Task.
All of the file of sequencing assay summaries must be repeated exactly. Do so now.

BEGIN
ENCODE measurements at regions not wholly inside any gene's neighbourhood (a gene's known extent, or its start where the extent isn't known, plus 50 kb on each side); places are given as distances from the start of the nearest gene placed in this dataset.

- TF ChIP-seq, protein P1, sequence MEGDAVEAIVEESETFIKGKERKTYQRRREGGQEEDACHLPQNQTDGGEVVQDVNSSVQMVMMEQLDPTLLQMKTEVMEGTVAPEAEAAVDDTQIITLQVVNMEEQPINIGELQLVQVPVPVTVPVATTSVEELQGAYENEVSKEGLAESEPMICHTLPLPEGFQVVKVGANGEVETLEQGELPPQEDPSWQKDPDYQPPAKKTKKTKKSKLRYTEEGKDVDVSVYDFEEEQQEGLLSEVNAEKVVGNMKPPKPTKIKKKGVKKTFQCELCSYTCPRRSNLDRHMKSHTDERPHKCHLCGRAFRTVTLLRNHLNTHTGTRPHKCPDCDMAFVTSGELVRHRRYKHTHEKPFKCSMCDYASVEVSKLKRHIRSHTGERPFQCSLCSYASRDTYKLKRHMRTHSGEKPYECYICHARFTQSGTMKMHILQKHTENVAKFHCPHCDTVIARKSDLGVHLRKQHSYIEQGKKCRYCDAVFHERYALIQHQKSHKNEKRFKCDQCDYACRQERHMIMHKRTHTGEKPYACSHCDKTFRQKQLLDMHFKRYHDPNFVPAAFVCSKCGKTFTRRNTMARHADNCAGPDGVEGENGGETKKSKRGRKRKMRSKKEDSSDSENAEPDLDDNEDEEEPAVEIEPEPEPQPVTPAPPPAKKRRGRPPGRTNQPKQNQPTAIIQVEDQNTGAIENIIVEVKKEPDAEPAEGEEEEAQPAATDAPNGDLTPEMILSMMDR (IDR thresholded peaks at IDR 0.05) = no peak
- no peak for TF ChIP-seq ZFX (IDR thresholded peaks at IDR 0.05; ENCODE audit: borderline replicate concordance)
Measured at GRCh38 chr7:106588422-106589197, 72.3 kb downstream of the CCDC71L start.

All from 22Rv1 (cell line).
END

ENCODE measurements at regions not wholly inside any gene's neighbourhood (a gene's known extent, or its start where the extent isn't known, plus 50 kb on each side); places are given as distances from the start of the nearest gene placed in this dataset.

- TF ChIP-seq, protein P1, sequence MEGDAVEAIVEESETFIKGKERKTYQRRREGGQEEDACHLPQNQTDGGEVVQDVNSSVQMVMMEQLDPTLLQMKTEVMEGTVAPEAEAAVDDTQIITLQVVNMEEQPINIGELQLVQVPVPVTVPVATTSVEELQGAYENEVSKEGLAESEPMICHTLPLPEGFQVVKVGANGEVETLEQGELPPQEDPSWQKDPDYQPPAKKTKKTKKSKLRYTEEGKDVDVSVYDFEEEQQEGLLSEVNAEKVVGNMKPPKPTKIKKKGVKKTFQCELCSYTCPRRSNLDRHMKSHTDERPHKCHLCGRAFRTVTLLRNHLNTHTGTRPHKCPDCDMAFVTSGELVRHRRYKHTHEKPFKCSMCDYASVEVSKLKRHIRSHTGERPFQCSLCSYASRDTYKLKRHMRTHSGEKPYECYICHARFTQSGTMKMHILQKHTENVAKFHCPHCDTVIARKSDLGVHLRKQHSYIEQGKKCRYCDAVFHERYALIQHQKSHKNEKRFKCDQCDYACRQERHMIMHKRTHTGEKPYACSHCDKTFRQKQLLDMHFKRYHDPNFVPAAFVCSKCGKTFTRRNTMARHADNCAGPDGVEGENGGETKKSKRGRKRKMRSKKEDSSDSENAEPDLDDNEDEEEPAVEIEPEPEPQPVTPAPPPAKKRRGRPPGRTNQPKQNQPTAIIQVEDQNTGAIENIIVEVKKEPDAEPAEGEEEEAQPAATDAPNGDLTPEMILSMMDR (IDR thresholded peaks at IDR 0.05) = no peak
- no peak for TF ChIP-seq ZFX (IDR thresholded peaks at IDR 0.05; ENCODE audit: borderline replicate concordance)
Measured at GRCh38 chr7:106588422-106589197, 72.3 kb downstream of the CCDC71L start.

All from 22Rv1 (cell line).